Recently released figures reveal that a programme rolled out by the AHSN Network to reduce strokes related to an irregular heart rhythm helped to prevent 3,165 strokes and 791 lives last year (2018/19).

The NHS initiative delivered by all 15 Academic Health Science Networks (AHSNs) focussed on improving the detection and treatment of atrial fibrillation (AF) – the most common type of irregular heart rhythm that can increase risk of stroke.

In the UK, one million people are known to be affected by AF and an additional 422,600 people are undiagnosed. This irregular heart rhythm is responsible for approximately 20% of all strokes, which can leave survivors with disabling consequences. Treating the condition costs the NHS over £2.2 billion each year.

Making sure people with AF are given optimal treatment – usually blood-thinning medication to prevent clots (anticoagulants) – can more than halve their risk of having a stroke.

AHSNs played a key role in this nationwide initiative. Pulse checks for over 65s, mobile ECG devices for GP surgeries and pharmacies, and new ‘virtual clinics’ involving specialists working with GPs to advise on the best treatment for people with the condition were amongst the varied activities undertaken as part of this life saving work.

Last year over 61,000 people were diagnosed with AF for the first time and almost 80,000, including some who were previously diagnosed, were given appropriate medication.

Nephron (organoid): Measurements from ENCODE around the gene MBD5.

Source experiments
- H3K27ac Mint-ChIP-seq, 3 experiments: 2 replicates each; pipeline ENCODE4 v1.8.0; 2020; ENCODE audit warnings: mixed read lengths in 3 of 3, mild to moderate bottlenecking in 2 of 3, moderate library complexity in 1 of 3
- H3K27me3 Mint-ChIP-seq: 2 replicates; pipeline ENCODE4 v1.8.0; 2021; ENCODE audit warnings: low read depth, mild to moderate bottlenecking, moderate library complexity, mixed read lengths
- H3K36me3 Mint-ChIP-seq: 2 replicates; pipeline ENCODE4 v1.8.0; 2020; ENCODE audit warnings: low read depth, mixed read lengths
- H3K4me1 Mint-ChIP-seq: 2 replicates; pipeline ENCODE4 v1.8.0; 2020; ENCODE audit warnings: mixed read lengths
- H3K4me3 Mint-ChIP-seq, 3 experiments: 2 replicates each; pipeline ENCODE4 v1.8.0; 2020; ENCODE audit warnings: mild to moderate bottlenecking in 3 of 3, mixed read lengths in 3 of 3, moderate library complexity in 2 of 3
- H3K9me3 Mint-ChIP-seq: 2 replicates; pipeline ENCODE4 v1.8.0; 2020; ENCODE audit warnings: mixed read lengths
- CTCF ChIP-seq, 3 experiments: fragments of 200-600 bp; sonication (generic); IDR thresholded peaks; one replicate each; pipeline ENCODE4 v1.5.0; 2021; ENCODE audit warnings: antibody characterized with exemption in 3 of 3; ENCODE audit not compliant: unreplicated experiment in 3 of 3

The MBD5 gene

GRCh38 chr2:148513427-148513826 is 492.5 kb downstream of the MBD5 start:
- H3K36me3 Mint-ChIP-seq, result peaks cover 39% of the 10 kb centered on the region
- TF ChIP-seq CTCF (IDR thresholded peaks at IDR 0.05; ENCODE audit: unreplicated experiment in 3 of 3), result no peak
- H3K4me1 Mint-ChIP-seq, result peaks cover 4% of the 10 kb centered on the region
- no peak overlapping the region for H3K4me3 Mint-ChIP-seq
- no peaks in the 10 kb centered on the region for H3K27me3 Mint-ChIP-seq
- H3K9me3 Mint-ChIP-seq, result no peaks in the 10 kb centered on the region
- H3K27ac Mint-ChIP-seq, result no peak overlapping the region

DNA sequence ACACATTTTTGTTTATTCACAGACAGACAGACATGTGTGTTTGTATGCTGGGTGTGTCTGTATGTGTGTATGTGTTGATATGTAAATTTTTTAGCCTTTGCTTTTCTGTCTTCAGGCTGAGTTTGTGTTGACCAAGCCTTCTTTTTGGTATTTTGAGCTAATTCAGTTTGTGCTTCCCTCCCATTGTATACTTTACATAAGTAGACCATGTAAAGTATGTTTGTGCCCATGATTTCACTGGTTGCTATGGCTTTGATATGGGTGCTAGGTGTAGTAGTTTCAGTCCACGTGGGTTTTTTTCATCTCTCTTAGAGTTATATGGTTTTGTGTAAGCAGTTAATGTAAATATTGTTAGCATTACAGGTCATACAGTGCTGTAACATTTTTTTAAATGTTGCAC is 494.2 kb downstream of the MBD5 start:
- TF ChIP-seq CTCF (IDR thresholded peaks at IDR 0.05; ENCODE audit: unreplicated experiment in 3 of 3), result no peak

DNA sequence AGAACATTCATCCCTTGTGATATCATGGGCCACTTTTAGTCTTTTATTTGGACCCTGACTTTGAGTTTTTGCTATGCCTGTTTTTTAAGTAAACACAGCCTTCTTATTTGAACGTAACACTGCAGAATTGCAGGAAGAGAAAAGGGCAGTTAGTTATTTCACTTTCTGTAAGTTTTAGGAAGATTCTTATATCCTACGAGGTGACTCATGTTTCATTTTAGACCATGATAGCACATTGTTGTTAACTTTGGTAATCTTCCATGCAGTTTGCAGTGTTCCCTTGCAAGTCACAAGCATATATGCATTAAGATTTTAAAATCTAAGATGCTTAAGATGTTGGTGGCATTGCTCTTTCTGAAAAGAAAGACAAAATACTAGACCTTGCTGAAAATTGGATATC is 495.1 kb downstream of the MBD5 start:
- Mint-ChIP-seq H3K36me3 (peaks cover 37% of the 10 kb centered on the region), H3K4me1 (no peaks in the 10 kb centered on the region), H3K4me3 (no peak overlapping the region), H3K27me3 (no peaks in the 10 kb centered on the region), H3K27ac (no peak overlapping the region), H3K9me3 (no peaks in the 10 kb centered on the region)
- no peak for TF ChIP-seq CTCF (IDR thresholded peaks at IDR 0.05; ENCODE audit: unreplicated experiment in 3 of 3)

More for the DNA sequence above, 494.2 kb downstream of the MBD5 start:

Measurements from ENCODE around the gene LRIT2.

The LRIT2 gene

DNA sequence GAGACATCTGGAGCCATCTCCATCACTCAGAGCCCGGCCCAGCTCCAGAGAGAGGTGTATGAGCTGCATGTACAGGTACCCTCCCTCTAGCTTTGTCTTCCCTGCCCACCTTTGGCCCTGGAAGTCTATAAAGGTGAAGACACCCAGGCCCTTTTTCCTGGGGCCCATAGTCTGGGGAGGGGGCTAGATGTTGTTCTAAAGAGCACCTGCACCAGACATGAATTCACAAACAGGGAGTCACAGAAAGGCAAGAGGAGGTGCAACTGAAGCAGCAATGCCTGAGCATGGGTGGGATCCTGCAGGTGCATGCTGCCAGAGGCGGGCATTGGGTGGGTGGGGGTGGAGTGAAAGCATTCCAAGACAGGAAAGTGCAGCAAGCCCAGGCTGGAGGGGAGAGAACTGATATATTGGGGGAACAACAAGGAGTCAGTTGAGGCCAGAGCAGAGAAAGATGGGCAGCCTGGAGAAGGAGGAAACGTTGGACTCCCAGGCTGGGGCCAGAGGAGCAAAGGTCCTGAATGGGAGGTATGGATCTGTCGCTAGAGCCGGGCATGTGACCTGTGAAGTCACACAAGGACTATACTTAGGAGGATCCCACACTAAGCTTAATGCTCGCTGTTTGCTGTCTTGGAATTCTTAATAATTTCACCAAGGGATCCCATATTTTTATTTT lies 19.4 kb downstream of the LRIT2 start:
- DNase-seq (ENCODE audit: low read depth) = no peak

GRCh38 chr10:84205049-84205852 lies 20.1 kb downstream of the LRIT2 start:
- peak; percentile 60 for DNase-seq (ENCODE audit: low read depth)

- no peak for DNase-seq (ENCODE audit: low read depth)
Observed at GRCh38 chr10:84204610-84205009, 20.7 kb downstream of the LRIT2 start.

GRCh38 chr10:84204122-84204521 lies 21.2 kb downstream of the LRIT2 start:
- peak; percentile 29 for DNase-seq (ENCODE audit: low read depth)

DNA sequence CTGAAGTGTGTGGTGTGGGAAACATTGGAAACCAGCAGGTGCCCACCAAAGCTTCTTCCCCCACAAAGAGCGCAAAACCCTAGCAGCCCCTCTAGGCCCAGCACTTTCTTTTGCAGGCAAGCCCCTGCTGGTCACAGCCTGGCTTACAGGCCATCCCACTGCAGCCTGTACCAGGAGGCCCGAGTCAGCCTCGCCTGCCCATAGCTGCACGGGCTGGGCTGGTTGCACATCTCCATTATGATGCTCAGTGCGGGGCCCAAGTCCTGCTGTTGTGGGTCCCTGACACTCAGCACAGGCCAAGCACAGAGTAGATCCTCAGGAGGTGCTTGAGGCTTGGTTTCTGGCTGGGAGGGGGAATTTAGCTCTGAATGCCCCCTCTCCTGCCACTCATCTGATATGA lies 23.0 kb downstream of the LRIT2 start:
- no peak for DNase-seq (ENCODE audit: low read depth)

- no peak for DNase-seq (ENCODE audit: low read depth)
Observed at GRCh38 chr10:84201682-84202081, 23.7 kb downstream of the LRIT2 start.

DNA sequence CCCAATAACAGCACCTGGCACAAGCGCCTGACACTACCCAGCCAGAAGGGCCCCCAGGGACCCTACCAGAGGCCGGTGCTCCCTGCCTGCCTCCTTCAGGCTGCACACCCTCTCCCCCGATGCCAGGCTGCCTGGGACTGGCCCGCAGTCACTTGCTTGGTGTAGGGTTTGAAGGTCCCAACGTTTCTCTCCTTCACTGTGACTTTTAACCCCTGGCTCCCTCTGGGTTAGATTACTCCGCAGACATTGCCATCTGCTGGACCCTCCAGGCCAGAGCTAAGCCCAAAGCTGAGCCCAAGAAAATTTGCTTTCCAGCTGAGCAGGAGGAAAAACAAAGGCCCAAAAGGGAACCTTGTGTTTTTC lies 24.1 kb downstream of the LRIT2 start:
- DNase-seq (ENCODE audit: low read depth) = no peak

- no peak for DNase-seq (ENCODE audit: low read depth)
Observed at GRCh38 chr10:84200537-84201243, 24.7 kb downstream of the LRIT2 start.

Preventing AF strokes in the West Country

In our region, the West of England AHSN has been building on the ground-breaking work started through Don’t Wait to Anticoagulate since 2015. This programme brought together a range of industry and NHS partners to develop a series of toolkits for clinicians, pharmacists and patients to support shared decision-making and to optimise anticoagulation for patients with AF. This was supported by quality improvement (QI) methodology and clinical skills training.

From January 2018 to March 2019 we distributed a total of 200 mobile ECG devices to GP practices across the West of England, resulting in the recording of over 2,000 pulse rhythm checks and the detection of 184 possible cases of AF.

Through these initiatives, we have supported the drive by NHS providers and commissioners in the West of England to increase AF detection and treatment rates in the region.

In 2018/19, 3,648 people with AF in the West received anticoagulants, potentially preventing 146 strokes and avoiding costs of nearly £2 million to the NHS.

Professor Gary Ford, Chief Executive of Oxford AHSN and Consultant Stroke Physician said: “Spotting the risk of stroke early and taking preventative measures can help to reduce risk of premature death and reduce the number of people who experience life-changing, long-term disability due to stroke. Identifying people who have AF and ensuring they are provided with the most appropriate anticoagulant (blood thinning) therapy can more than halve their risk of having a stroke.

“AHSNs have worked tirelessly with others across the healthcare system to reduce the burden of stroke. This recently released data illustrates the significant impact our work has made, improving lives and reducing cost to the NHS.”


Posted on February 17, 2020

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